Sunday Selections: Our Town
Warning! This article contains spoilers!
For this week’s edition of Sunday Selections, I’m going with Our Town by Thornton Wilder.
I first read Our Town in high school. What we focused our discussion on a lot was the universal themes of this play. In fact, I think my teacher even said this play could be set in any time period in any country and people could relate to it. (I could be remembering that wrong.). But I think this that statement is correct.
The play delves into daily life, even the hum drum stuff—or is it hum drum? Sometimes it can feel that way, but we miss a lot of things once they’re gone. The play’s dire message, which becomes clear in the end, is that you should appreciate every aspect of life—including the little things, which are just as important as the epic moments in life we face.
Of course the pivotal aspect of this play comes in the final act when we’re shown what every person will experience: death. To me, the issue is not so much fearing death, it’s fearing whether we’ll face regret or sorrow over the things we didn’t or couldn’t do in life. This is a powerful blow to the audience. The plays most iconic moment, and one that always gets me chocked up, is when the recently deceased Emily asks the Stage Manager whether or not people truly appreciate every aspect of life while they live it, and he simply replies “No”. But then follows up with saying that maybe the saints and the poets do, “some”. I personally think “saints” or “poets” can also be extended to mean anyone who’s spiritual or artistic, though I could be wrong. But I don’t believe that people who don’t fall into these categories are incapable of appreciating life due to being cold or apathetic—if they’re incapable at all. And remember, the Stage Manager says the saints and poets appreciate life maybe.
I think that most people, if not everyone, just don’t know any better. Or maybe life has given them a bad hand and they understand perfectly well how great something is, but it’s beyond their reach. Whatever reason, the ignorance that most people face is nothing to be ashamed of. But what’s the reason for writing a play that makes us face these grim realities? Well, if most people are incapable, for whatever reason, of appreciating every aspect of life, we can at least appreciate some of it, if not a lot. Plays like this teach us to do so.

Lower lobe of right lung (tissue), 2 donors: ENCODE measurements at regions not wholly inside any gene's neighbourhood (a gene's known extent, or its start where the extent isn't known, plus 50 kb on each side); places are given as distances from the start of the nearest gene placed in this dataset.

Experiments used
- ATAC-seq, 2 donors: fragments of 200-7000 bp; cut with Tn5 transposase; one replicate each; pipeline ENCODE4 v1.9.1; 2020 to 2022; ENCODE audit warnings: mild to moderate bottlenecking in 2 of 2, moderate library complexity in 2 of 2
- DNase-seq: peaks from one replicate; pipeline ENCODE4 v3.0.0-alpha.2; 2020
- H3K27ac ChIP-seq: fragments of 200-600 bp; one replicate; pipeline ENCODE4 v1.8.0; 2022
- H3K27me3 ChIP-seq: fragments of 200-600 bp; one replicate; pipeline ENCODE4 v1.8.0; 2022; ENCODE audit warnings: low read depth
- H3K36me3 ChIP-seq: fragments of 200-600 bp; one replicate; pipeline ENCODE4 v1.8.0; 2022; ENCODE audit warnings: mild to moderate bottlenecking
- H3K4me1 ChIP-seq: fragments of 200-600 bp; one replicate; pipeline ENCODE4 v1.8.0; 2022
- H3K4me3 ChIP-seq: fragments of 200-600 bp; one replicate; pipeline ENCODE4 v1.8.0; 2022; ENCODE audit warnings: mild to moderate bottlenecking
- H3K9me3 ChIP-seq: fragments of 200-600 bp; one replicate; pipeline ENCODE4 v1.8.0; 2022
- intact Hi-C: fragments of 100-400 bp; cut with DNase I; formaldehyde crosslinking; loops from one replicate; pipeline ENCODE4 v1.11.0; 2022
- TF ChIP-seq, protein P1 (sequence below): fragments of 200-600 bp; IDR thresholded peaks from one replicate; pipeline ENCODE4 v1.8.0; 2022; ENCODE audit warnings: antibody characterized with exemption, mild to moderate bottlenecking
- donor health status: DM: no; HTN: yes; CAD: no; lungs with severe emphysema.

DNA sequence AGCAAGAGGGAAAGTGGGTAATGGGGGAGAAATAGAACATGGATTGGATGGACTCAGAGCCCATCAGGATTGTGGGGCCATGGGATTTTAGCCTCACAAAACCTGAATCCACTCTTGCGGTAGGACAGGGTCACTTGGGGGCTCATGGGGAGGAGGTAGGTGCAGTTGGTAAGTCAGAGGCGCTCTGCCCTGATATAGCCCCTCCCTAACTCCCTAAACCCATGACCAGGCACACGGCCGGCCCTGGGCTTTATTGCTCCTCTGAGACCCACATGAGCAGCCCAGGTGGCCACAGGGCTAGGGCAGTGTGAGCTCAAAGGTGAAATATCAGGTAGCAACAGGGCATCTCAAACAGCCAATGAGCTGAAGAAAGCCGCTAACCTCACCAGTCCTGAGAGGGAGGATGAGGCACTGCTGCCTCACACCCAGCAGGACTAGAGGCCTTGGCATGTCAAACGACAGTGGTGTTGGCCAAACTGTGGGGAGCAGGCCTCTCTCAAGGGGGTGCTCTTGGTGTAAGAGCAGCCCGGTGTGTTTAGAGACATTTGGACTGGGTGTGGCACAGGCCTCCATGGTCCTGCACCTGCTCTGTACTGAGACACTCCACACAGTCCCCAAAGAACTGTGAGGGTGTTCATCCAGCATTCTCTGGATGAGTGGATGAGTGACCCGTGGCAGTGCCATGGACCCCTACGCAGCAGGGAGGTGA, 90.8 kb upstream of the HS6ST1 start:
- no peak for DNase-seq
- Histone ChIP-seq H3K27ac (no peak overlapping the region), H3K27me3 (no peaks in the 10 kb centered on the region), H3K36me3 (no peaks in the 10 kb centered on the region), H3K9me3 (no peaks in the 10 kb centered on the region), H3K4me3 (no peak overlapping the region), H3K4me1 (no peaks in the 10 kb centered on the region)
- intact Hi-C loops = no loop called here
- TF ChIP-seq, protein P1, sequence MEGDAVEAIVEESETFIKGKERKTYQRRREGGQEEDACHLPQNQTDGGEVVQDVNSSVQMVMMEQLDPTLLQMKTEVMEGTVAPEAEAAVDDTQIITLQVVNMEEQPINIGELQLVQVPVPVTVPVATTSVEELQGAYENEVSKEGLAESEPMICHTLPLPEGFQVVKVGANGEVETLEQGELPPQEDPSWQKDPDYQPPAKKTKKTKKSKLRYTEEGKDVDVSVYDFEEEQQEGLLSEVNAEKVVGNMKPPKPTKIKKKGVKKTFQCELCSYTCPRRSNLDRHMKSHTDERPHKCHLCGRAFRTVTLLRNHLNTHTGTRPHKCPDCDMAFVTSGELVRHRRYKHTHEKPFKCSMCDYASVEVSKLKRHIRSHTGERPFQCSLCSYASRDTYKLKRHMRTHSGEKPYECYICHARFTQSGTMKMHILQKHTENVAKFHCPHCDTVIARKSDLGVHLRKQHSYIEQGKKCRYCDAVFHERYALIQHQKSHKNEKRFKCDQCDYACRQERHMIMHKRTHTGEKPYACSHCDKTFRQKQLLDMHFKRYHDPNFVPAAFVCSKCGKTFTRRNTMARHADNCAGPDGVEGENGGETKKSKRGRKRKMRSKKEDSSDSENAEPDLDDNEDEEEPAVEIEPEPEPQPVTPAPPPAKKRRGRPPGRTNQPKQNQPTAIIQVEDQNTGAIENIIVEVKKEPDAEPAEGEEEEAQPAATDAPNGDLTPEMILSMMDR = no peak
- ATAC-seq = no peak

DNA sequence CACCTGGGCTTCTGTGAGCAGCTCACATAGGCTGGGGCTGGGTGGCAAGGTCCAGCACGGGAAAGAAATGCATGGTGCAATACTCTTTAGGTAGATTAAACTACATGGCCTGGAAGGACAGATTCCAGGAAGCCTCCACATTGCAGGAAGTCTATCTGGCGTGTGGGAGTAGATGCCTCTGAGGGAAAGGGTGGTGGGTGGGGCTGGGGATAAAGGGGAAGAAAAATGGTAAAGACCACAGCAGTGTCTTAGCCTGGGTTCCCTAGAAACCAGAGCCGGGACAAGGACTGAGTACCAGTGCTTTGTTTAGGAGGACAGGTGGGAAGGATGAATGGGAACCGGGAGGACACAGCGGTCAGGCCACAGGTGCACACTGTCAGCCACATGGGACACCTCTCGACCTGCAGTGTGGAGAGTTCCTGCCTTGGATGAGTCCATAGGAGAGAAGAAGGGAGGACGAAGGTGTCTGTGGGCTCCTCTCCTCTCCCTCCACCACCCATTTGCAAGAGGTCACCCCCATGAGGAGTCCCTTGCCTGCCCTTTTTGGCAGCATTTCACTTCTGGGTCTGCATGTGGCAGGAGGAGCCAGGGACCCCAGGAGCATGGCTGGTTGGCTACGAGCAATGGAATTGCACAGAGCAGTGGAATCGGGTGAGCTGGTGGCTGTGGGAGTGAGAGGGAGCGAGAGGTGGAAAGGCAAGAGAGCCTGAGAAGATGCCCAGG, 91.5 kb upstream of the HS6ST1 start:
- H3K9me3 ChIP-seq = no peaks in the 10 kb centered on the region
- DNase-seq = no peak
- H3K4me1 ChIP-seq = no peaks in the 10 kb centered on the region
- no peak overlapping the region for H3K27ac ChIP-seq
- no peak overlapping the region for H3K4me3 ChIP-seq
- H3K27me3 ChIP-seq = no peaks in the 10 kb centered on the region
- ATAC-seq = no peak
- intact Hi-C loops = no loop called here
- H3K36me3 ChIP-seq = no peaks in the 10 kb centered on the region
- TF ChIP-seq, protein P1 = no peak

Aside from the plot, there are many other reasons this play strikes a chord with people. It’s interesting to note the reason for the lack of set and props. Apparently Wilder made this choice as a direct reaction to theater at the time. He felt theater was overdoing sets, costumes, etc. I would agree, less is more, at least sometimes. I think the lack of a set and props also serves a dual purpose: it makes the play simplistic, which is the point.
Oh, and here’s a fun fact. Did you know that a movie adaptation had a… shall we say, Hollywood ending? I was shocked to learn Wilder wanted this. He basically said it would be hard on the audience if Emily died, but it was OK in theater. I would argue that film has changed a great deal since the golden age of movies, although we still have too many Hollywood endings in my opinion. I wonder if his opinion on this issue would be the same today.
Nevertheless, this play is a classic. Oh, and it’s also a great deal cheaper to produce than many other plays. That’s always good. ¯\_(ツ)_/¯